Podocarpus National Park, Ecuador is named after a
tree characteristic of the evergreen montane low forest of this
area, which is the only native conifer in the country, locally known
as romerillo, sinsín or guabisay.
In several places, Podocarpus has been planted for
In smaller levels are several Podocarpus forests.
Podocarpus needle leaves.
Subsequently, Podocarpus has been discovered in other protected areas of
Ecuador as well. The interest in declaring Podocarpus as a National Park
and adopting this scientific name was born from the studies carried out
by FAO (Download:
United Nations / FAO Study) in 1975.
The Podocarpus National Park can be categorized as Ecuador's
southernmost park with Fantastic hiking along 100 lakes, Great wildlife,
the Only native conifer, mega-diversity and a high degree of endemism.
It is in contact
and transition between different ecological zones: the Andes of the
north and the Andes of the south and the Amazon. The very humid zone of
the Central Mountain Range and the semiarid zone of Tumbes, also
contribute to this high diversity. It is estimated that there are 606
species of vertebrates in the Podocarpus National Park. The most
representative group in terms of abundance are birds with 560 species,
followed by mammals with 46.
The PNP is one of the southernmost protected areas of Ecuador after Parque El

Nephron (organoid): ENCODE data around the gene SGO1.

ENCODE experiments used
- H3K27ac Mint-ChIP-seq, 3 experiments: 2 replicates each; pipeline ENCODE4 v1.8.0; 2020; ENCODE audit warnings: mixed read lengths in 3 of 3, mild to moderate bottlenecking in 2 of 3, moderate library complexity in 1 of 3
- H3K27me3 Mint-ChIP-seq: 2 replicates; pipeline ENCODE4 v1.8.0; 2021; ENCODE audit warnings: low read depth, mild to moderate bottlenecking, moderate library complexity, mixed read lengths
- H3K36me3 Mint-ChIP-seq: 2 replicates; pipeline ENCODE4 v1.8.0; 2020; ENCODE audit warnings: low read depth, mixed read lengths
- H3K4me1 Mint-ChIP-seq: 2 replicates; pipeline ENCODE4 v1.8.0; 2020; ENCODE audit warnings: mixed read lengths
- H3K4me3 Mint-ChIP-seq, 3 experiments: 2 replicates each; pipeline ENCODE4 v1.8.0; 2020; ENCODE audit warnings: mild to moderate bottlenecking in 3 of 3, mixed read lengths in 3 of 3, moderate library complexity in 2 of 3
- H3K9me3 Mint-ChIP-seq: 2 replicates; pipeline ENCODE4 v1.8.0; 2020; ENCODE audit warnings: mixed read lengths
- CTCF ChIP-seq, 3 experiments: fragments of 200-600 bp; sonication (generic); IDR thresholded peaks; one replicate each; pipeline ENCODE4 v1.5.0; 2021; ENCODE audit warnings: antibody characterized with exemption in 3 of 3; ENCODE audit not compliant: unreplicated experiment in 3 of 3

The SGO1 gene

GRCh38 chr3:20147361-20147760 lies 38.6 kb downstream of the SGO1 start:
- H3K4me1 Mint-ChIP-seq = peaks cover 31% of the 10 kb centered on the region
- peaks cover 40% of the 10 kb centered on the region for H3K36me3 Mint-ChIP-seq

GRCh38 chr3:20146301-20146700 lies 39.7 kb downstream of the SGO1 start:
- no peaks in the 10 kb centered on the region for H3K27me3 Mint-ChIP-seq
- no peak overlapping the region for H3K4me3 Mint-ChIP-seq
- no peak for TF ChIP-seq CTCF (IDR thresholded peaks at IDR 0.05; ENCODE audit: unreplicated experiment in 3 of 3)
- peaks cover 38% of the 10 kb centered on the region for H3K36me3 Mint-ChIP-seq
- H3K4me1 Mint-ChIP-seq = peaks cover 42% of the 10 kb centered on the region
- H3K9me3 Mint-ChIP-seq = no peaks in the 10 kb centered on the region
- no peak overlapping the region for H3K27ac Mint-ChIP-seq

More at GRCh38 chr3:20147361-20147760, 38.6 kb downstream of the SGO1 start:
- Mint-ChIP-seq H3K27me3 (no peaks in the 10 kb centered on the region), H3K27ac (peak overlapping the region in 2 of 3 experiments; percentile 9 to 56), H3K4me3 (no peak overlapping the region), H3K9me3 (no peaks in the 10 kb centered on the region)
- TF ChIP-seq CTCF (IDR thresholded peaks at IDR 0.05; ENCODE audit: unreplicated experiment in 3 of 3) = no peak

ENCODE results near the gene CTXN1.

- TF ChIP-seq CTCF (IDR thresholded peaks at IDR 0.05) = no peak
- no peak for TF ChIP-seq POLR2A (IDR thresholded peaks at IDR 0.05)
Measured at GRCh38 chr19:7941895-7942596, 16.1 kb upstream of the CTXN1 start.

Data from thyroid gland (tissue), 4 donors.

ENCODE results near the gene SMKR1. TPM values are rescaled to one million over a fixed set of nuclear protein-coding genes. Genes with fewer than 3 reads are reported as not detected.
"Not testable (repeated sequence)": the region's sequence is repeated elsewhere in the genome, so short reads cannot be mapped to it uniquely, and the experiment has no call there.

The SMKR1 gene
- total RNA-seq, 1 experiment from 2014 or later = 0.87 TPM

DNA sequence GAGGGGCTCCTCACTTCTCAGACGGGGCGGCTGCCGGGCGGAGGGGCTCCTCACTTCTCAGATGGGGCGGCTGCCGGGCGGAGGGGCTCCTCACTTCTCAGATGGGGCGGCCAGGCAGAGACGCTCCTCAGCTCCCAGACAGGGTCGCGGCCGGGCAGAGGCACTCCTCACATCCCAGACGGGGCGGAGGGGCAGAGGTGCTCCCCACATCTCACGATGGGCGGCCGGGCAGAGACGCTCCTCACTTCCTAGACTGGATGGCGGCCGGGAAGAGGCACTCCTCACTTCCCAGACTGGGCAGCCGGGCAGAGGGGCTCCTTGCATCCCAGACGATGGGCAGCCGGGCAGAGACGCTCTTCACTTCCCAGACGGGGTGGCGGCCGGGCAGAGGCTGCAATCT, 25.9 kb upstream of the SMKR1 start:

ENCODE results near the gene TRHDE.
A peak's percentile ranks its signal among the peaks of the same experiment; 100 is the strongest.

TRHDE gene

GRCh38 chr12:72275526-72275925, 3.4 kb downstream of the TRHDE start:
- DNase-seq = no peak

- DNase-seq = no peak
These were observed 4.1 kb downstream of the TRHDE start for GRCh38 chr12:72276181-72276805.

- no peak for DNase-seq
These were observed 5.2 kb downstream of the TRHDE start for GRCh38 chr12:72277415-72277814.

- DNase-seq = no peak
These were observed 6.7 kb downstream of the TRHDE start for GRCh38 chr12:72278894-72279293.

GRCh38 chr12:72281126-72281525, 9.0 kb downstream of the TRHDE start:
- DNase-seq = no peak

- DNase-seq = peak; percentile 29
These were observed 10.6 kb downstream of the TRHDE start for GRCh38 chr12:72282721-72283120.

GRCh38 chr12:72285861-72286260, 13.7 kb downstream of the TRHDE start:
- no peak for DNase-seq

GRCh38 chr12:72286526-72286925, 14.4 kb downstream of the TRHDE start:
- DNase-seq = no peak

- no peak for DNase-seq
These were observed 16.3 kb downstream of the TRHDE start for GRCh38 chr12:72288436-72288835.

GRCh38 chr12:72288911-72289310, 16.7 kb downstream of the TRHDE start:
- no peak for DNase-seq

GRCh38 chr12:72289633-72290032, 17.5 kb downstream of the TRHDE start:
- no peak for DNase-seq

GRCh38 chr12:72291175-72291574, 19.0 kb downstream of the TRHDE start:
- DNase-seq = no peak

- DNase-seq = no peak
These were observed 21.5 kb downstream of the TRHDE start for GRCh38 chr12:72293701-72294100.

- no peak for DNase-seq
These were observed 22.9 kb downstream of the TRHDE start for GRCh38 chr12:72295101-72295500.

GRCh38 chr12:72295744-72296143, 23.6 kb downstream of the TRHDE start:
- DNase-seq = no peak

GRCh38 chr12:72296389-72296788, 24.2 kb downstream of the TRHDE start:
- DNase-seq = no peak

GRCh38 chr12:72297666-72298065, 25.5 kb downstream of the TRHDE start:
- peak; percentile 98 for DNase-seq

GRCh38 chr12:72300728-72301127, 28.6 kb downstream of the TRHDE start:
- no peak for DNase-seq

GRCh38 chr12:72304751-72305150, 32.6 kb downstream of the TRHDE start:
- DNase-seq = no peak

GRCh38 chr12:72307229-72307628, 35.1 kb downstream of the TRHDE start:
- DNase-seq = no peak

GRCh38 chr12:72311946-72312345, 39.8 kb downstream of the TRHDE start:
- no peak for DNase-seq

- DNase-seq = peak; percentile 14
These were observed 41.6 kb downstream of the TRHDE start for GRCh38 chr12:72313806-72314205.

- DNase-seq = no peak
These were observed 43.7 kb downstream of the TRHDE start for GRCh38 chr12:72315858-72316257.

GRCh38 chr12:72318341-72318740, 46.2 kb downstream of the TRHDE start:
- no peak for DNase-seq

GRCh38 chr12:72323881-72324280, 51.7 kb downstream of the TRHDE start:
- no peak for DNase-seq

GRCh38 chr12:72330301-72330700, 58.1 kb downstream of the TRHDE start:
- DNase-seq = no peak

Cóndor. The altitudinal range varies between 900 and 3,600 meters above sea
level. The area, in general, is characterized by a topography dominated by
valleys and steep slopes and a very irregular relief formed by mountains and
hills. Climate: The temperature varies between 6-22 ° C and the precipitation
varies between 1 500-3 000 mm.
In the high parts of
the páramos there are some 100 lakes of glacial origin from which four important river
basins are born, which coincide politically with the four cantons that share the
Park: Catamayo-Chira (Canton Loja), Chinchipe (Canton Palanda), Zamora (Cantones
Loja) and Zamora) and Nangaritza (Canton Nangaritza), known as the hydrological
heart of the southern region for feeding the productive systems of the valleys
that extend to the north of Peru, as well as to the city of Loja and Zamora